Friday, January 24, 2014

More than the Lone Survivor

I recently read the book "The Lone Survivor" and while it was difficult to read and certainly brought on a very emotional reaction, it was amazing.

Let me explain the amazing part.  Since my only child was KIA in Afghanistan December 1, 2010 I have struggled to not be involved with the lives of his Marine buddies as well as his high school friends that he left behind.  This book taught me so much about what it must be like to be the one that survived when one of your own did not.  My heart goes out to these guys and more than that, my heart goes out to the families (especially the moms) of these men and women who return home after war (especially if they lost one of their own), because they (to me) have it harder than we did.  They have to watch their child suffer and struggle with things they have no way of helping them with.  It must be the most painful thing to watch.  I can only imagine what it would be like if Chad were to have returned home and one of his buddies had not.  I know my son better than he knew himself and I know without doubt that he would have struggled in the most difficult way.  You might wonder, how would his struggled been different than the other guys.  It wouldn't be.  That kind of struggle that comes from feeling like you either didn't do enough, or you were the one that was supposed to be there, or why him and not me, or really?  Why did you choose him and not me Lord?  All those thing must take their toll on these guys.  Can you imagine for a moment that there might have been something (just one little thing) that could have been done differently that could have possibly prevented this tragedy?  It must be one of the hardest things a young man or woman has to deal with.

For me, as Chad's mom, I can tell you that I never once thought, it should have been someone else, not my baby boy.  My immediate thought went to the guys he left behind.  Those were the ones I was most concerned about.  I knew immediately that my son was finally safe and not being shot at or scared or cold or wet.  However, the parents of these guys and gals that came home and saw the brutality of war and God forbid lost a buddy, they have the hard job.  I know where my baby is.  I know he is safe and I will see him again one day.  Unfortunately, some parents that get their child back physically do not have the same child that departed on that day of deployment.  I don't have to watch that and for me, that is a blessing.  I can't imagine watching my child struggle and there be nothing I could do.  That breaks my heart more than my words can truly express.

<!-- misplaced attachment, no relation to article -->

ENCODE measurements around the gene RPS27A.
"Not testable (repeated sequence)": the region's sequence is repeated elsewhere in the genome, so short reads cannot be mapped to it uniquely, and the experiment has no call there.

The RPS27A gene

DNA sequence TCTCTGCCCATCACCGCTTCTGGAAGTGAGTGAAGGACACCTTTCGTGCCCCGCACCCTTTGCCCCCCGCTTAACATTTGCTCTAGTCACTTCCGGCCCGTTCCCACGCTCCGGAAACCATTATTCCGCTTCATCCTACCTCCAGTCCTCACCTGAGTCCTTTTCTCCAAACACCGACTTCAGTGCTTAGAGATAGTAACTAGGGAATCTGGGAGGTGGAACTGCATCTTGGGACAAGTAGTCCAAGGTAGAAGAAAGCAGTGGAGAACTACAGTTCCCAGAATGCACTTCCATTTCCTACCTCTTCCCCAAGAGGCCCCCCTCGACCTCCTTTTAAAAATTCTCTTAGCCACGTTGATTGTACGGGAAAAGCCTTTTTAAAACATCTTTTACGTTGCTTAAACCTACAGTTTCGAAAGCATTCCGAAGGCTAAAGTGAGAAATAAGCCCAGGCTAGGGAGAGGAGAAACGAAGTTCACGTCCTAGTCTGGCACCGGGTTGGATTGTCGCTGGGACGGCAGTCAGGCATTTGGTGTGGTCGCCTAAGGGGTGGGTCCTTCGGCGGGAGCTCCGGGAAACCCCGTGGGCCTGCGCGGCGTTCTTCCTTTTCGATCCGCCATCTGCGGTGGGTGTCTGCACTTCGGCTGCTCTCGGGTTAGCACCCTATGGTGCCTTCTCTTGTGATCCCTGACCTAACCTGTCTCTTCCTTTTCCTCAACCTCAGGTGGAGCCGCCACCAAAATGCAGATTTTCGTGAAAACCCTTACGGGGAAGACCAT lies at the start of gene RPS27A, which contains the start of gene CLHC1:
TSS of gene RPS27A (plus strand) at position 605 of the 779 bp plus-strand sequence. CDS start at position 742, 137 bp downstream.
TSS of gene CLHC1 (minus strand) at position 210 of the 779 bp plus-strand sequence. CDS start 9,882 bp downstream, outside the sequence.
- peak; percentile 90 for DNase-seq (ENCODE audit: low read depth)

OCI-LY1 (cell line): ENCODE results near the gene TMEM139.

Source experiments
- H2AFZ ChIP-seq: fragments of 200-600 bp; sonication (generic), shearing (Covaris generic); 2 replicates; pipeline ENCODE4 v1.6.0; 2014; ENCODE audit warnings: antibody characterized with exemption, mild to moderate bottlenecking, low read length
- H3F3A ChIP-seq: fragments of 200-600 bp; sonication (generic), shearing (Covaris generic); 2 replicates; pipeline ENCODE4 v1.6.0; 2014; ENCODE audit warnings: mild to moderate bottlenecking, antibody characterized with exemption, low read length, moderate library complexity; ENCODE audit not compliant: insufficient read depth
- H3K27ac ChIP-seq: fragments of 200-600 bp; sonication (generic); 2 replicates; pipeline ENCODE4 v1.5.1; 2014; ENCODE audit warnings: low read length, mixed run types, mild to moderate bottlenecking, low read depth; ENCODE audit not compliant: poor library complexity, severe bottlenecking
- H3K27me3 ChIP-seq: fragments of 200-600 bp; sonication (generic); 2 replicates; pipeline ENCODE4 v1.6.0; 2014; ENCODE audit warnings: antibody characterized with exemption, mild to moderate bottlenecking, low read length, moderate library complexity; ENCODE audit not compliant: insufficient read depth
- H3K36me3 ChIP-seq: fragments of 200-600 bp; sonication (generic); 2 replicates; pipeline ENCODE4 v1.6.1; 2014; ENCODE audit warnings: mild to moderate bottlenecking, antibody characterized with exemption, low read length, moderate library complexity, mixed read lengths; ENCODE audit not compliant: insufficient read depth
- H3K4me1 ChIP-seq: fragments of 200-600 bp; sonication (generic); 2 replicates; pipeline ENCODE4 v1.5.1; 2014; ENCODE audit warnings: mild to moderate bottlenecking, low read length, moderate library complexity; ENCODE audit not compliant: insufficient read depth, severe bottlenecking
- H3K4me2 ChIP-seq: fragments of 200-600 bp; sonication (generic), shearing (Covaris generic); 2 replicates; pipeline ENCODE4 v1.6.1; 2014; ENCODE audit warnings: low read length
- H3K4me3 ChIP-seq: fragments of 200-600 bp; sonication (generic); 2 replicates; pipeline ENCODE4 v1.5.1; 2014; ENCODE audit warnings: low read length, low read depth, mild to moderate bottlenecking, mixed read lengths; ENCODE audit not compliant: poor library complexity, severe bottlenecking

My heart is so burdened for these young men and women that have not only witnessed war, but God forbid losing one of their own.  All I want to do is make a difference.  I don't know if I have what it takes to make that difference, but I am willing to put it all out there if there is a small chance I could be the difference between sadness or happiness, it will be worth it.

Chad's name means "Warrior/Protector".  How fitting that his name would mean that and that is how his life ended as a Warrior and a Protector.  It's hard to get any more proud than that as a parent and for me as a single mom and it being mainly just Chad and I, I couldn't be more proud.  I was lucky to have the 22 years of his life, because truthfully, he shouldn't have been here anyway so the fact that the Lord gave me 22 years with him, I will forever be grateful.  I was the lucky one.  I could not have picked a child more perfect for me than Chad.

Thank you Lord not only for Chad, but for all the bonus kids you've given me since.  I know I will see Chadman again one day and I will do my best to make him proud for all the days that you choose to keep me on this earth.

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